Julian Barnes echoes Updike’s love of books, with greater optimism

From a recently published piece by Julian Barnes on “Books, Books, Books” that was a version of a speech delivered at Christie’s, London “to mark First Editions, Second Thoughts, an auction of annotated first edition books and works of art from internationally renowned contemporary artists and authors, in support of English PEN”:

“I have been a book reader, a book buyer, a book sniffer, a book collector and, in recent times, a regretful book discarder,” said Barnes, who also quoted American Anglophile essayist Logan Pearsal Smith: “Some people say that life is the thing, but I prefer reading.” Barnes added, “This is funny and wry, but in my view entirely wrong. Reading isn’t something you do when you’re not living, or when life has let you down, or you are incapacitated in some way. Nor is reading just a part of living. Reading is living, and only reading fully explains what this thing called life is.”

Recalling Updike, Barnes asked, “And what of the Future of the Book, that question much posed in recent times. The physical book, that is. John Updike, in a late poem, ‘The Author Observes his Birthday, 2005’wrote lovingly of his early years of being a writer and of seeing ‘my halt words strut in type’. He goes on:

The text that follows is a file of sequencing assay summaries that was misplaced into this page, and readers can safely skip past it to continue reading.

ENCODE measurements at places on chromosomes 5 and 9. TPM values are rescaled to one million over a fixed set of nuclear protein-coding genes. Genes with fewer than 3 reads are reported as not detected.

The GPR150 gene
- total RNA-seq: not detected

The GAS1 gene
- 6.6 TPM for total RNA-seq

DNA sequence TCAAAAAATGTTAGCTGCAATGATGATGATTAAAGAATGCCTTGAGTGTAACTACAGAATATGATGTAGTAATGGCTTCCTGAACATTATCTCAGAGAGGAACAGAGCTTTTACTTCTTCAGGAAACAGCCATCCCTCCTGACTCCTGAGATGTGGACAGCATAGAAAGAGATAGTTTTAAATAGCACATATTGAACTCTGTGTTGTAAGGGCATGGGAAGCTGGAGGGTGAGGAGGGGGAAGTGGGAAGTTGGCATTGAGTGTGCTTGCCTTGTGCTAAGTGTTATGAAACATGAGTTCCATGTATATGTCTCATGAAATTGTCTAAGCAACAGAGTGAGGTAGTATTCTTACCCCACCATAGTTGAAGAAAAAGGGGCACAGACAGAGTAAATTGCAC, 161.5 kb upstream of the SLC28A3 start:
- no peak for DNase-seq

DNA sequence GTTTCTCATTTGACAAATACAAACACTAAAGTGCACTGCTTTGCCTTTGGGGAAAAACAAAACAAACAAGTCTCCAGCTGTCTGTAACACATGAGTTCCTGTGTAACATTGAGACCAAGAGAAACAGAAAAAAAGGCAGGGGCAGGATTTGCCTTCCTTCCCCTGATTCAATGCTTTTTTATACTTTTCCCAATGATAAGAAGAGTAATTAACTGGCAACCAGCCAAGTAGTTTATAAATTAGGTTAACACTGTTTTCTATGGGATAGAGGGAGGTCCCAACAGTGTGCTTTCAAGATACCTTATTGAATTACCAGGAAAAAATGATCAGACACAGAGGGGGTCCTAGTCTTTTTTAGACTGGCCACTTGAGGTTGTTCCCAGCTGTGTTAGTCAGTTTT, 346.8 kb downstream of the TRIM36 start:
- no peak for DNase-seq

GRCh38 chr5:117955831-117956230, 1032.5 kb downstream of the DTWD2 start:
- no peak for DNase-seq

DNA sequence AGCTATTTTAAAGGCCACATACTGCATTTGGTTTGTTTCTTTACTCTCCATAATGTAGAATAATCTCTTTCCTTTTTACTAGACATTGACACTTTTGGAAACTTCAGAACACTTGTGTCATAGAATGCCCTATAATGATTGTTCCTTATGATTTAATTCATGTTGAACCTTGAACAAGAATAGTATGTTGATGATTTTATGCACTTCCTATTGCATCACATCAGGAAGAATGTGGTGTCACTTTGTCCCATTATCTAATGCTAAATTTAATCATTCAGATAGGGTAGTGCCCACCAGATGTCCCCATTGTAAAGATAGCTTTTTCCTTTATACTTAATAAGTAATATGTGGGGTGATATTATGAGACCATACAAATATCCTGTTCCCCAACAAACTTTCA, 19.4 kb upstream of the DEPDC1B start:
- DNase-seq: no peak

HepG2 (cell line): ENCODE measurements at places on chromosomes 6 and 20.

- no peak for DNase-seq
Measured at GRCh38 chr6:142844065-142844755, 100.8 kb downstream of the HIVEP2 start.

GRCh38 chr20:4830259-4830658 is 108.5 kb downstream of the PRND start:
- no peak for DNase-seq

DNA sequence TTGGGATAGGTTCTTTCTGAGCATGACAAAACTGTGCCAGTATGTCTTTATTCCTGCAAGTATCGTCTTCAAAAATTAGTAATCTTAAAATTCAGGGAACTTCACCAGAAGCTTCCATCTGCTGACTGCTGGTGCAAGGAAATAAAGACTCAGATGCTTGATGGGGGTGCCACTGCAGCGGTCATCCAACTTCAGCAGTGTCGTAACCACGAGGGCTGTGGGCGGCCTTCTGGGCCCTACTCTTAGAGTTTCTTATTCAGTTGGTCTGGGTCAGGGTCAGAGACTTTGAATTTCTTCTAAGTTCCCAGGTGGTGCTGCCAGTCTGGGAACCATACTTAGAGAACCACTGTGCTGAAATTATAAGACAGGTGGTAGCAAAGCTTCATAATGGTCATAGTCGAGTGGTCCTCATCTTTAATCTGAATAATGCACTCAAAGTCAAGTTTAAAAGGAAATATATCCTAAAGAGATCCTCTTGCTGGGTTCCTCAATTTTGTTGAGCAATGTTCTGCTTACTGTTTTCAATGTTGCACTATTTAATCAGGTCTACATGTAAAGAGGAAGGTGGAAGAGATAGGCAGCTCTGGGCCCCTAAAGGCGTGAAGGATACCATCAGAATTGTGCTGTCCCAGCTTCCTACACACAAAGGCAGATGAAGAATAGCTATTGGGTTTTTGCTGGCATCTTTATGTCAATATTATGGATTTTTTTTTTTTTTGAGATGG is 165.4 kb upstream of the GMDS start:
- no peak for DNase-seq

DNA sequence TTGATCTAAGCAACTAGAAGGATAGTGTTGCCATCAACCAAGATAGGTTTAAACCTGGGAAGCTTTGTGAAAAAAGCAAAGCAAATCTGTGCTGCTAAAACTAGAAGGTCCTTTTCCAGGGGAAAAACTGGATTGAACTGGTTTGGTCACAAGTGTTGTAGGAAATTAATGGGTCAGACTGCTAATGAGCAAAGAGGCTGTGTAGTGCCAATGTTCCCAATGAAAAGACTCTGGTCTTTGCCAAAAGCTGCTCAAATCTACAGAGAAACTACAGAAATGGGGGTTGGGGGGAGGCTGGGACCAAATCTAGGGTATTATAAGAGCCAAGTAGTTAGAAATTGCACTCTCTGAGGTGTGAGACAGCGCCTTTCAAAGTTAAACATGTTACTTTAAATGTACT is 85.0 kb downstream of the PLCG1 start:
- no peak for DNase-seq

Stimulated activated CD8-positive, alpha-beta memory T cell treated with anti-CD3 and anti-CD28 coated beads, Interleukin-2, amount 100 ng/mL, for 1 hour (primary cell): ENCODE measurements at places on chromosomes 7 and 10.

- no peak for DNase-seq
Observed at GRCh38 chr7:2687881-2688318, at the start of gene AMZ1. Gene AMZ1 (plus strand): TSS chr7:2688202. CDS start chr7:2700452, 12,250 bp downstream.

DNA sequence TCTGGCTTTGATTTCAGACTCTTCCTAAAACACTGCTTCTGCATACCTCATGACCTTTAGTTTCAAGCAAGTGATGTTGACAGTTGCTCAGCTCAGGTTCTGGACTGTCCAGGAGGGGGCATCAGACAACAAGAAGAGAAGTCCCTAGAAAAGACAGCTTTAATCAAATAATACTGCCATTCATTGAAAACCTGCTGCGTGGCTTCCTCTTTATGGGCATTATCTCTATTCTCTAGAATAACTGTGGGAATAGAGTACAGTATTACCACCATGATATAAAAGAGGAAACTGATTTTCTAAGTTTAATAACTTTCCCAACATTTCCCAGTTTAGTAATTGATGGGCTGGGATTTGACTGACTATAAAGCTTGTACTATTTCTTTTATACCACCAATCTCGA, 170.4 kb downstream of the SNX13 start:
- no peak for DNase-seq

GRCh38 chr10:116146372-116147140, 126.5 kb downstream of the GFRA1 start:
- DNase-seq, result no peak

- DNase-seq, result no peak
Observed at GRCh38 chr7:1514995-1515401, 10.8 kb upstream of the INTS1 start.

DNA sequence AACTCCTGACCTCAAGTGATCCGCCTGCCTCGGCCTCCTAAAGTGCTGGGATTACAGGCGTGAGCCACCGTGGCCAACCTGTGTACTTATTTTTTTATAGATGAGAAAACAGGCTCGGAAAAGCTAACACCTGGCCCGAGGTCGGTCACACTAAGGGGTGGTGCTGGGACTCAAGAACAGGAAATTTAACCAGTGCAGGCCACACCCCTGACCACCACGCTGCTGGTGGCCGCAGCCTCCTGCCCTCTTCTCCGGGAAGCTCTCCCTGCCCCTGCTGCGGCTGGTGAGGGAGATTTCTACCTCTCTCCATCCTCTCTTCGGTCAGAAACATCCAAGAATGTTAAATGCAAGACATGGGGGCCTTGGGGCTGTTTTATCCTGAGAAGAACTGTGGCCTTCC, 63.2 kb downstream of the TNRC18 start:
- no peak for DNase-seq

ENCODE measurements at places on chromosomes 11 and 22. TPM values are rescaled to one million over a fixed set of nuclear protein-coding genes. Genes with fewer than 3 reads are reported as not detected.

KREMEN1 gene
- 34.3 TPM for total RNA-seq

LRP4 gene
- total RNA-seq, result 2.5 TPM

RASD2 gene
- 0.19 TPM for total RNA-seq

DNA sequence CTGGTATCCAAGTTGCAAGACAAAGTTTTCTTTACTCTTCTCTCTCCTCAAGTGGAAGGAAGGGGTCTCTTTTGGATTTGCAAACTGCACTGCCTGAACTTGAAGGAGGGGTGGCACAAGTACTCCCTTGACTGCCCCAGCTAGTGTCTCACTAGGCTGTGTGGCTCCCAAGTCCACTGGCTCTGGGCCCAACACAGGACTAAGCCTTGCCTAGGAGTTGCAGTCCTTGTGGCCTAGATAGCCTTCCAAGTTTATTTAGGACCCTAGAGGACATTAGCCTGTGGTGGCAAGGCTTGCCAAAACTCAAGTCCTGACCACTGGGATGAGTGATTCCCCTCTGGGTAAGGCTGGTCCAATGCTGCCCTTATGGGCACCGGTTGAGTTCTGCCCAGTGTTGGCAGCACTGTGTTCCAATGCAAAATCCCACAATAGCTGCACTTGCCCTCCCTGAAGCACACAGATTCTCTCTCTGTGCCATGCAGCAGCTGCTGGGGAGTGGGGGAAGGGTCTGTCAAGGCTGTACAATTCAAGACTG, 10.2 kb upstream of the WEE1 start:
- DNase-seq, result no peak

“[…] And then to have my spines
line up upon the shelf, one more each year,
however out of kilter ran my life!

“I too remember that feeling, though in my case it was more like a book every two years. In the same poem, Updike writes with melancholy – indeed pessimism – of the future of the printed book:

“A life poured into words – apparent waste
intended to preserve the thing consumed.
For who, in that unthinkable future
when I am dead, will read? The printed page
was just a half-millennium’s brief wonder.

“I am much less pessimistic. Book-buying, as we saw, went up during lockdown. The appetite for the physical book appears undiminished, perhaps even increasing. The physical book is, as someone else might put it, the perfect piece of delivery equipment for what it contains – words, pleasure, truth. But I’m sure I don’t have to convince any of you of that.”

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